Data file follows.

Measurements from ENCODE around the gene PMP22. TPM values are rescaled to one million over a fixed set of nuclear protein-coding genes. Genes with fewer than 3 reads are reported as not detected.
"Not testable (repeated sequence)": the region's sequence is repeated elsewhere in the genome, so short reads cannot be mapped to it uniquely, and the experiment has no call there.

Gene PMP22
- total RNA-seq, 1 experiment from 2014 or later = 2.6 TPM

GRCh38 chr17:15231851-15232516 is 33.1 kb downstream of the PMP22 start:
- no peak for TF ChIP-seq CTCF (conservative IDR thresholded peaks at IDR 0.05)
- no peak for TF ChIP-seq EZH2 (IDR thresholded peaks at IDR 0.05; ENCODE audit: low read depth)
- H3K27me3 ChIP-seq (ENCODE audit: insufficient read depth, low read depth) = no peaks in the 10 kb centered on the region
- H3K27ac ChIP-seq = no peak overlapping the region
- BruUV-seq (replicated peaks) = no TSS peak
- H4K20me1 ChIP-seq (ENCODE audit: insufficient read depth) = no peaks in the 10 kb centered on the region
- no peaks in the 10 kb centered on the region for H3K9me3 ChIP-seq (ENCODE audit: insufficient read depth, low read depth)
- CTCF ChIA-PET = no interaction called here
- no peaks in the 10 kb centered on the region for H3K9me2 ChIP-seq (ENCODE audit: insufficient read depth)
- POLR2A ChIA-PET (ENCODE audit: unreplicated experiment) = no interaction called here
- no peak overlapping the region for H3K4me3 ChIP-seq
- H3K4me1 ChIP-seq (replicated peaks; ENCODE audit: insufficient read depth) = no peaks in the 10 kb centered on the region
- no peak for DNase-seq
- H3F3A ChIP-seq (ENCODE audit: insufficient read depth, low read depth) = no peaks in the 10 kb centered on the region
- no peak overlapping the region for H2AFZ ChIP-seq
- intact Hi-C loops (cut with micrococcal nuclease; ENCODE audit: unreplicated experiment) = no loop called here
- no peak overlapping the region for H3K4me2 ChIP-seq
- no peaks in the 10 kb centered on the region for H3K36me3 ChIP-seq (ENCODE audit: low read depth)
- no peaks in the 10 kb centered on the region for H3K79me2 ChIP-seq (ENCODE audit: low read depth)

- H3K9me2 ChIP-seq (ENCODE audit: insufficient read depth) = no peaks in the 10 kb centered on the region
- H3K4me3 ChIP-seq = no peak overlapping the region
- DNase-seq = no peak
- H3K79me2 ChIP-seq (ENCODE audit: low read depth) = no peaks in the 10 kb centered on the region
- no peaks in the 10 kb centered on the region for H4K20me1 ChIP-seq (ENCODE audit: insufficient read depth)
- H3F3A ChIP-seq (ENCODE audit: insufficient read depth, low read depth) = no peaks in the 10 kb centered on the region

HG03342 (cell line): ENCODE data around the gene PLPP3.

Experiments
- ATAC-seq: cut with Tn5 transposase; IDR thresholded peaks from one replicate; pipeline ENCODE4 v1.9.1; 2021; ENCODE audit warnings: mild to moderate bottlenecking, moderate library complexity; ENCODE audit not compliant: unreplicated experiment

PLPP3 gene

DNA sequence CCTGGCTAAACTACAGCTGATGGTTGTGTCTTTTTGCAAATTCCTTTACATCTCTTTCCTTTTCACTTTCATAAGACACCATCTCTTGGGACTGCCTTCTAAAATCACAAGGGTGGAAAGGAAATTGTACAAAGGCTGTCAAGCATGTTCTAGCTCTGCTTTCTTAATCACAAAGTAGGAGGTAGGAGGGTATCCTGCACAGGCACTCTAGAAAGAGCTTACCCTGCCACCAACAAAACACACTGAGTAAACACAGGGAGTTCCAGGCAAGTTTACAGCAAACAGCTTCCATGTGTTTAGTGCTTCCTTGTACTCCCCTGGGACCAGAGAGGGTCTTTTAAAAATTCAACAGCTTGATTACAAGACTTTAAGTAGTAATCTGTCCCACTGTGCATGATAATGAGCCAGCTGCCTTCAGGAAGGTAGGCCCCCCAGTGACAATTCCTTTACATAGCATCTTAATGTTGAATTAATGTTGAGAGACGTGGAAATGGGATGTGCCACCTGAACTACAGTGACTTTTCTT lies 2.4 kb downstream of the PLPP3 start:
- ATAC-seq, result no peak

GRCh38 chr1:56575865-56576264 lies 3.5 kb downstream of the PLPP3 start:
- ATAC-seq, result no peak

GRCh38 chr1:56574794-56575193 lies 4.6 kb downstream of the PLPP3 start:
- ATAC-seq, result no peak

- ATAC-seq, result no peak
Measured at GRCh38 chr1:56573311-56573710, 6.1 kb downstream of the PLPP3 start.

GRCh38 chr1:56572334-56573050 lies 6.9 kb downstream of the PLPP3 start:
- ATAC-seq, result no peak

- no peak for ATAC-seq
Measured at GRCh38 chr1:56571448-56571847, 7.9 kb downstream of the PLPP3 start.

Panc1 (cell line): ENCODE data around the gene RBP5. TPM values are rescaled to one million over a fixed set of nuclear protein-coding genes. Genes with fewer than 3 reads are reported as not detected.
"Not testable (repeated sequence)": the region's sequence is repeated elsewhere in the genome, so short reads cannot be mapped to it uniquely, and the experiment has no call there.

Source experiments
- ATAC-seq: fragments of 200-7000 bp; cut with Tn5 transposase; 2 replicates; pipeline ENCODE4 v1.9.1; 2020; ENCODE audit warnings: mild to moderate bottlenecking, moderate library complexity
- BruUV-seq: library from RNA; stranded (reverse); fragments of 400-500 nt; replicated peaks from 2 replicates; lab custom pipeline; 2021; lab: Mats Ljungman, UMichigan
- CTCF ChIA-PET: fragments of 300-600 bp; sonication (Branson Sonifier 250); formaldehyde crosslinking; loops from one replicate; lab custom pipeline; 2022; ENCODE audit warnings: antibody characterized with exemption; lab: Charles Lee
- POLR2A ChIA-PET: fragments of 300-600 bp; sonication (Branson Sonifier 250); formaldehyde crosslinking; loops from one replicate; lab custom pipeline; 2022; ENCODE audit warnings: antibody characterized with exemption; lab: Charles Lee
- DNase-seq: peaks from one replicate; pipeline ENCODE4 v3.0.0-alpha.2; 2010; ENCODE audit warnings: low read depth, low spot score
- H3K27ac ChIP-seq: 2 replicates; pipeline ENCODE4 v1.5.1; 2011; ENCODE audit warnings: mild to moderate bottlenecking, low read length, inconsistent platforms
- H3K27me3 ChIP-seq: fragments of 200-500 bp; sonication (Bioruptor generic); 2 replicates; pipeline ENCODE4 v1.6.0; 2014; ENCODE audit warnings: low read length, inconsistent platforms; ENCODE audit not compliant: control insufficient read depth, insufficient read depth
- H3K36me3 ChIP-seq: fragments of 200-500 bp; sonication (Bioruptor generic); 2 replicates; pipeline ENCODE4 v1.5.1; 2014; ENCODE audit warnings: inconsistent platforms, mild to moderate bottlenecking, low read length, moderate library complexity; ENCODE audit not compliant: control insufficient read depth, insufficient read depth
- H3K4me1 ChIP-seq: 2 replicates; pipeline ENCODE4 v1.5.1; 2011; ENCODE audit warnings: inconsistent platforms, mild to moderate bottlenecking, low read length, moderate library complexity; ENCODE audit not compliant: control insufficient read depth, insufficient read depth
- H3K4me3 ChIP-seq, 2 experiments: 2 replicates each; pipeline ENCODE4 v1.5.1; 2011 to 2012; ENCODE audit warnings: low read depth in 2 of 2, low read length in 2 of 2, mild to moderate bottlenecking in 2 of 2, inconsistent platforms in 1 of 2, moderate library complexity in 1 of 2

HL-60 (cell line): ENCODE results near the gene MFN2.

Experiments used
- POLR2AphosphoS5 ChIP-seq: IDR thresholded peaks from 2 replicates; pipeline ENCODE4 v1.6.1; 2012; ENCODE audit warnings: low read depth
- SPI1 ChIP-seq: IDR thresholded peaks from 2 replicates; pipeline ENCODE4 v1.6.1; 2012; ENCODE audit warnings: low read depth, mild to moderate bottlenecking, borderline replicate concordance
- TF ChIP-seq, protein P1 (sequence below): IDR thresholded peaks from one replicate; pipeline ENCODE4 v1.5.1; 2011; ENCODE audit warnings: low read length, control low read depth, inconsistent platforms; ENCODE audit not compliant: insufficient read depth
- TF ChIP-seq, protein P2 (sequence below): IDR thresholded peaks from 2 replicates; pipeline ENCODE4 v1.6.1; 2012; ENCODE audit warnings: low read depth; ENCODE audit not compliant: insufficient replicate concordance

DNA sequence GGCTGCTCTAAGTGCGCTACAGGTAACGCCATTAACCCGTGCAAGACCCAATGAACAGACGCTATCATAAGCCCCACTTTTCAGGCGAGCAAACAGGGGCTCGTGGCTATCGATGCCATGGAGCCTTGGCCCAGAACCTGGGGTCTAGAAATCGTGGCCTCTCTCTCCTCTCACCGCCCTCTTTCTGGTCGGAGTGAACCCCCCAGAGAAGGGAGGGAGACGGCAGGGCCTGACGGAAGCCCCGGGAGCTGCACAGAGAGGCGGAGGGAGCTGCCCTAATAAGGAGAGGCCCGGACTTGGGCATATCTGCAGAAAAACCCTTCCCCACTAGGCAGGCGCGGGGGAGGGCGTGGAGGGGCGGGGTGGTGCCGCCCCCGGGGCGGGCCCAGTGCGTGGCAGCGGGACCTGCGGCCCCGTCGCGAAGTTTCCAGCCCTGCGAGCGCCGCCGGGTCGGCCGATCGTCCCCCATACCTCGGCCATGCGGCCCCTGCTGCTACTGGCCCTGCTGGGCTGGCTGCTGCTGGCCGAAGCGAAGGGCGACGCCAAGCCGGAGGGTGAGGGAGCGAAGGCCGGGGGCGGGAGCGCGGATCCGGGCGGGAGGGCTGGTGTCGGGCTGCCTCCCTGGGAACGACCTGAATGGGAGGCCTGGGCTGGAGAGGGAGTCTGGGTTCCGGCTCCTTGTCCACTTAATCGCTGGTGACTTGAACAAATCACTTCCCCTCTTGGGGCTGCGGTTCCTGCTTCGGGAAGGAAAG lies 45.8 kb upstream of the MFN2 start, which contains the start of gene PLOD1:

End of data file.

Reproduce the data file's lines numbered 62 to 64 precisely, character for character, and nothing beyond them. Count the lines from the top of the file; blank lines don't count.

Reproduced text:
- POLR2AphosphoS5 ChIP-seq: IDR thresholded peaks from 2 replicates; pipeline ENCODE4 v1.6.1; 2012; ENCODE audit warnings: low read depth
- SPI1 ChIP-seq: IDR thresholded peaks from 2 replicates; pipeline ENCODE4 v1.6.1; 2012; ENCODE audit warnings: low read depth, mild to moderate bottlenecking, borderline replicate concordance
- TF ChIP-seq, protein P1 (sequence below): IDR thresholded peaks from one replicate; pipeline ENCODE4 v1.5.1; 2011; ENCODE audit warnings: low read length, control low read depth, inconsistent platforms; ENCODE audit not compliant: insufficient read depth